Quality for news is mostly about solving the reputation issue

Monday Note, Mar 25, 2017
Commentary by Stephen Downes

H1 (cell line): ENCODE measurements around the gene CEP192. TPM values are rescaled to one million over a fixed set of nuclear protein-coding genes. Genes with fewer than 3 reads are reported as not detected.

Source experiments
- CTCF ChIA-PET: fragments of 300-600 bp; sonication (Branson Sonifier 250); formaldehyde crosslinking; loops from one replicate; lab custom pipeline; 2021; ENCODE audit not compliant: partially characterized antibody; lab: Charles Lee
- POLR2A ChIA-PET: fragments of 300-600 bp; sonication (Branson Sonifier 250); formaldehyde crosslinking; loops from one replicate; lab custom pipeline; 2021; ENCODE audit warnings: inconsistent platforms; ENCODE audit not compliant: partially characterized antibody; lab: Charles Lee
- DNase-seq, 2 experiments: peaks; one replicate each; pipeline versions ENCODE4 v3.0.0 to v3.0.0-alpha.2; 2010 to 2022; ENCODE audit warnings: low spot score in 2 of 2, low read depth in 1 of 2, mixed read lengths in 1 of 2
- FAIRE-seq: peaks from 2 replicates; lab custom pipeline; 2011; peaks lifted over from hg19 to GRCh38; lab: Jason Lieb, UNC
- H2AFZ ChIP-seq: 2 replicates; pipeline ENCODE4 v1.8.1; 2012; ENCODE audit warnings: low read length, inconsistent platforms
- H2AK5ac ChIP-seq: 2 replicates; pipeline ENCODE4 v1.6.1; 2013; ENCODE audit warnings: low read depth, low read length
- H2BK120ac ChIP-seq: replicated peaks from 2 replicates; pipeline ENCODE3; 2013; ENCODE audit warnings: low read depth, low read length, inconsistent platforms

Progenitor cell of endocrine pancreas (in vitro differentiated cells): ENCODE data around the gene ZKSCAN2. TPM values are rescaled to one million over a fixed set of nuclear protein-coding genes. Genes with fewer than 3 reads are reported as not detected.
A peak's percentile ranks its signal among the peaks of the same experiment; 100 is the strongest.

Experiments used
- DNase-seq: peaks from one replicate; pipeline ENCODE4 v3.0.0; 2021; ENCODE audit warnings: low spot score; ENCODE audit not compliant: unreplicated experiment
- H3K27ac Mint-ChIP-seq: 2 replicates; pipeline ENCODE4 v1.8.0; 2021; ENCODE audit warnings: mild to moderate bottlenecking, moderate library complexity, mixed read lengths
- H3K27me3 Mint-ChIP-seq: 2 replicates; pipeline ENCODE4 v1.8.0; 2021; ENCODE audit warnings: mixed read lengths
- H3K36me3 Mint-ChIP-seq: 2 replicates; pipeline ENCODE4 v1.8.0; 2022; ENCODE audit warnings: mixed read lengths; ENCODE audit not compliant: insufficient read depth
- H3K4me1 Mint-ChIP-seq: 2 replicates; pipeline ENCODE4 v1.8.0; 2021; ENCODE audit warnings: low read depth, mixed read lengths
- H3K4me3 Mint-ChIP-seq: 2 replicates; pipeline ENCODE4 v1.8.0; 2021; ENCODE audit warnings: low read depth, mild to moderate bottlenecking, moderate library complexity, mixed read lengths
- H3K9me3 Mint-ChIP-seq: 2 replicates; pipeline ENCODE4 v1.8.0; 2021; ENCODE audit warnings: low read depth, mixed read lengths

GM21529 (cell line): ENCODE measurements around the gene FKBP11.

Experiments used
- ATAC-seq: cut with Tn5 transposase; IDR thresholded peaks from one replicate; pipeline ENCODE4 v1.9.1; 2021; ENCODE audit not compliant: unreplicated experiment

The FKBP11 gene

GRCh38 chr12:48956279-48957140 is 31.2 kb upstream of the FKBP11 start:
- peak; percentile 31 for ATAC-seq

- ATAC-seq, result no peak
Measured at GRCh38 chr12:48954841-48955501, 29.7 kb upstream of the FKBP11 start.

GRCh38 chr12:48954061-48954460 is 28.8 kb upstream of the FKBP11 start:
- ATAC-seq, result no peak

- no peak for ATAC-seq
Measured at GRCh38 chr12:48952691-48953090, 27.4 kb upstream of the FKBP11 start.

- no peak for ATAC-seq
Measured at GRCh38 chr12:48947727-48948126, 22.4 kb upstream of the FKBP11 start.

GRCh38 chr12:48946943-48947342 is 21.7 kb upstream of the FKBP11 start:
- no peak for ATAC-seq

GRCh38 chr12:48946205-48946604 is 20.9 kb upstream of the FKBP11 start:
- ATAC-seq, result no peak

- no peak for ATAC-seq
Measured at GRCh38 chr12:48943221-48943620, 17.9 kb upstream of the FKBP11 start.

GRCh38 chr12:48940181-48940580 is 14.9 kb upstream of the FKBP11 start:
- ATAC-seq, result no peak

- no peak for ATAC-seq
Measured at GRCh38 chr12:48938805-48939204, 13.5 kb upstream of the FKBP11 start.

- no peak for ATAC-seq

I hear this sort of sentiment a lot, and also with respect to learning resource quality as well. The idea is to be sure you're depending on authoritative sources, or at the very least, reliable sources. But how is this established. "A close look at a precise set of signals can reveal a lot about journalistic quality," says the authors. What signals? Awards, newsroom size, years of operation. But wait, I say to myself. Awards can be manipulated, you have to pay to qualify, and they reward conformity and compliance, usually. Continue to the bottom and you see the advertisement for the data journalism awards. Coincidence? As it turns out, no. The author, Frederic Filloux, is affiliated with the awards, and is on the board of Global Editor News, the sponsor of the awards. OK, it's not Watergate. But this is how you evaluate whether whether journalism is credible.

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